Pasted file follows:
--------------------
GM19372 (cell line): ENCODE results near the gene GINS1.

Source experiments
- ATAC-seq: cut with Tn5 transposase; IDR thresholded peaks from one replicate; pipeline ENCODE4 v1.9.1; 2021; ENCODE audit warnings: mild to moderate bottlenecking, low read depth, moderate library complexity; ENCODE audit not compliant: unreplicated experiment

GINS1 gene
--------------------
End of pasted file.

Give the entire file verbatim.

GM19372 (cell line): ENCODE results near the gene GINS1.

Source experiments
- ATAC-seq: cut with Tn5 transposase; IDR thresholded peaks from one replicate; pipeline ENCODE4 v1.9.1; 2021; ENCODE audit warnings: mild to moderate bottlenecking, low read depth, moderate library complexity; ENCODE audit not compliant: unreplicated experiment

GINS1 gene